The encyclical was actually almost finished, Pope Francis told some Italian bishops in private this spring. Then, on June 13, talking with members of the Secretariat of the Synod of Bishops, he said: “Now an encyclical will be published, which they say has been written by ‘four hands.’ Pope Benedict handed it over to me. It is a powerful document, and I will say in the document that I have received this great work. He did it, and I carried it forward.”
But certainly the signature of Francis at the bottom of Lumen Fidei means above all that Joseph Ratzinger’s theological lines are the same as those of Jorge Mario Bergoglio.
“I think first and foremost of the stable union of man and woman in marriage,” reads one paragraph. “This union is born of their love, as a sign and presence of God’s own love, and of the acknowledgment and acceptance of the goodness of sexual differentiation, whereby spouses can become one flesh (cf. Gen 2:24) and are enabled to give birth to a new life, a manifestation of the Creator’s goodness, wisdom and loving plan.” For the first time, the signature of Pope Francis is below this phrase that many in the world waited for because of the contemporary debate over homosexual marriage.
In his first encyclical, based throughout on the notes of Benedict XVI, Francis stresses that only faith illuminates the city of man, that without God, man lives in idolatry of himself and moves away from the common good. The tone is pastoral in the text “of the two Popes” (though of course there is only one Pope). But it is also deeply theological and biblical and especially linked to the rediscovery of the “Light of the world” of which Ratzinger spoke as a cardinal, today reflected, in a perfect continuity, by the key words of the lexicon of Pope Francis: confess, walk, build.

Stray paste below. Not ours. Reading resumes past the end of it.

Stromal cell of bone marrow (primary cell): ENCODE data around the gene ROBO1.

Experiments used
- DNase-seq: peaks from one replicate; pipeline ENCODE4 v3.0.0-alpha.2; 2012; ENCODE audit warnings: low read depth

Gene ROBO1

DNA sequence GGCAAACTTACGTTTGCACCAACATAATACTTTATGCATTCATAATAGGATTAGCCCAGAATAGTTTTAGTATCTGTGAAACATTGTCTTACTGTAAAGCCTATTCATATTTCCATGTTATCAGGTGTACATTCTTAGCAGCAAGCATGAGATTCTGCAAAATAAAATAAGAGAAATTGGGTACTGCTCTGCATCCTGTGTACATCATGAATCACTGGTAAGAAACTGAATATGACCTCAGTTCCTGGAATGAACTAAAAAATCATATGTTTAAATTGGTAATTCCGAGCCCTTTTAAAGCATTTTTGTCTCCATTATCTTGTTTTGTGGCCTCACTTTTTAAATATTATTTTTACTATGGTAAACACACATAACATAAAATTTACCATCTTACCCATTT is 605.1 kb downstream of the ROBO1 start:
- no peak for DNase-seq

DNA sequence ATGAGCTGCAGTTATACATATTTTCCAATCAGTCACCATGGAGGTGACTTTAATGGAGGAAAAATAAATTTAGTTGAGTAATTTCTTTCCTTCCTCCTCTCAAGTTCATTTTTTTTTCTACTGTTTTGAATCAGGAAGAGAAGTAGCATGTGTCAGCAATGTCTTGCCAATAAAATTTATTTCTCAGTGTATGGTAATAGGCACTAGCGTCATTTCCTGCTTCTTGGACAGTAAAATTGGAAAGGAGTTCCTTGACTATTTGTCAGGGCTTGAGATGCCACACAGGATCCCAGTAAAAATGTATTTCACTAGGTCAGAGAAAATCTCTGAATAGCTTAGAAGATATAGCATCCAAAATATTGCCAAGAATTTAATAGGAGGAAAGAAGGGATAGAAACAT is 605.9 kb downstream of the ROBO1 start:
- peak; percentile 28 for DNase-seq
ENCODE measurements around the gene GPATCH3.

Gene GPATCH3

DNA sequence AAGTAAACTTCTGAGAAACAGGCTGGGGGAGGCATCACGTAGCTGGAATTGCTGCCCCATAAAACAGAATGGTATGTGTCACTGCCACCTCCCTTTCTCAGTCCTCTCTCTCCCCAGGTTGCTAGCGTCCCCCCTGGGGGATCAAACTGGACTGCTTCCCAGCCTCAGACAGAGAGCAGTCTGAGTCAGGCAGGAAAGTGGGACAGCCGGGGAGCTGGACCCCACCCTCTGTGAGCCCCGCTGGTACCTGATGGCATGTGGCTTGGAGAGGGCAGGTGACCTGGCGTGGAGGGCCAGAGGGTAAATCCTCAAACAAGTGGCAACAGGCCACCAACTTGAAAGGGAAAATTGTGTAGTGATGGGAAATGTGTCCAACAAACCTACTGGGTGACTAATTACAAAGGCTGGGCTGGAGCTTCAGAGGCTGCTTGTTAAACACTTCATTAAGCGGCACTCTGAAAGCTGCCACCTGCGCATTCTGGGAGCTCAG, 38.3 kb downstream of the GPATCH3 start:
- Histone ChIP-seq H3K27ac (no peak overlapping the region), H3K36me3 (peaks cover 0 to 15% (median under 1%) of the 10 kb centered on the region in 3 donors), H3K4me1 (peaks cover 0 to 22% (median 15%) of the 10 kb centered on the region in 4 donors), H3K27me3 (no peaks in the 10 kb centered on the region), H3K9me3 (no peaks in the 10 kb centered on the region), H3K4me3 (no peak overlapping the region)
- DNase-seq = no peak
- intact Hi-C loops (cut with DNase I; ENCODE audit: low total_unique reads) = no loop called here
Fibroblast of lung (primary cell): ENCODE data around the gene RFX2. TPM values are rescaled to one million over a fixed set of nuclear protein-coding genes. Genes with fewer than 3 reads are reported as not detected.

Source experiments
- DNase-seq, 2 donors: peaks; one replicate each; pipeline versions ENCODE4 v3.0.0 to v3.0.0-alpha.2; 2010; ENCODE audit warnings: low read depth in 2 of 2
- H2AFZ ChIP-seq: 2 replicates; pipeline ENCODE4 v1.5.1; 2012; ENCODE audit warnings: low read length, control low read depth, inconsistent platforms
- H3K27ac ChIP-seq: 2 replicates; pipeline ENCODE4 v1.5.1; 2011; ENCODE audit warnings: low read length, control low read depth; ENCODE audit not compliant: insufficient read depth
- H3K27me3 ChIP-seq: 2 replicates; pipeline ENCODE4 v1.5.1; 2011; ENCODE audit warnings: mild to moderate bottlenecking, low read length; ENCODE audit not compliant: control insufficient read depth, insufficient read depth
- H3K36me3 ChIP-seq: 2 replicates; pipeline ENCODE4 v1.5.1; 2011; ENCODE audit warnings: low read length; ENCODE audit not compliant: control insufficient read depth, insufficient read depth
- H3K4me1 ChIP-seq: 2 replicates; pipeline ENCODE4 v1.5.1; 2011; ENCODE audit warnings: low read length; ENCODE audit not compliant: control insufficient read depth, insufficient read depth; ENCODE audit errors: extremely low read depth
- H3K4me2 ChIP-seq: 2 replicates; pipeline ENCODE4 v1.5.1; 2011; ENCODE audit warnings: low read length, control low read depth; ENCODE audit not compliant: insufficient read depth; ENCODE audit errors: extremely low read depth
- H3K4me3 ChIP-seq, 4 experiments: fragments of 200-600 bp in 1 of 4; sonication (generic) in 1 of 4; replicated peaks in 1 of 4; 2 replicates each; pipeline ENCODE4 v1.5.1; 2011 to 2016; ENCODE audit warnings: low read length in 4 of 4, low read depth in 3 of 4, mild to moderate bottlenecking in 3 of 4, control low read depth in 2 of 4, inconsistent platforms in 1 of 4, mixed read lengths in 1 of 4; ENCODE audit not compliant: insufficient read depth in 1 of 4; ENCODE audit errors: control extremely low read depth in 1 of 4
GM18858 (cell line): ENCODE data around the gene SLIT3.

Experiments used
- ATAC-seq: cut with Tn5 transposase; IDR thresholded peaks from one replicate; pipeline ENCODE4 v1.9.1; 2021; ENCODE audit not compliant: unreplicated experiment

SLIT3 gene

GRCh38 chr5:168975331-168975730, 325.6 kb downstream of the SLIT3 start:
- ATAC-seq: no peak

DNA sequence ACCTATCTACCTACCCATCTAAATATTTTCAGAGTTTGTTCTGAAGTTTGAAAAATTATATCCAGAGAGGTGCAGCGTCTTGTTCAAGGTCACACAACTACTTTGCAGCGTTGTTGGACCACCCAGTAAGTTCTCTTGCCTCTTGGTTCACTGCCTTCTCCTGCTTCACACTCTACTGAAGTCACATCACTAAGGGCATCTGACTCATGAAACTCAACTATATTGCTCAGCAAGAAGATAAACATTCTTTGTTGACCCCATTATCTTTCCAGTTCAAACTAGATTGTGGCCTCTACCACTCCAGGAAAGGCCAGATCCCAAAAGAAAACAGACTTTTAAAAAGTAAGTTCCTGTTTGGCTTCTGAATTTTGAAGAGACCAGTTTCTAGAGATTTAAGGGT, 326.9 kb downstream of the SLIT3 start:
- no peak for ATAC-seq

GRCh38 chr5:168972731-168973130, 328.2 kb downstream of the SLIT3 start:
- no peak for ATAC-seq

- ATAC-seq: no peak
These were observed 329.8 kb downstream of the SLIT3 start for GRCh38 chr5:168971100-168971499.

A faith that asks to be strengthened by the truth and is not a “refuge for the fainthearted, but something which enhances our lives,” a faith not to be ashamed of, a faith to confess publicly.
“The intention,” the Pope writes, “is to say that God, by his concrete actions, makes a public avowal that he is present in our midst and that he desires to solidify every human relationship. Could it be the case, instead, that we are the ones who are ashamed to call God our God? That we are the ones who fail to confess him as such in our public life?”
Following the lines of Ratzinger’s reflections, in addition to the biblical and patristic references in the text, there are references to the role of God in contemporary society. The document takes up the ethical debate over marriage and family: Christian marriage, a sacrament, but also a light for civil society.
In short, the challenge that the Church faces today is that of the return of God in the public debate, the knowledge of the faith, and the recognition that Christianity with its “reasonable” faith gave birth to human culture, allowed the recognition of the dignity of the person, and reminded us that without reference to God as the only Father, it makes no sense even to say that we are brothers.
The theme that is the real thread of the text and dear to both the pontiffs: love.
Ratzinger’s first encyclical was the very definition of God’s love, and from the beginning of his pontificate, Pope Francis has always wanted to repeat this concept, recalling that God loves us and forgives us, and that love leads to faith and is nurtured by love.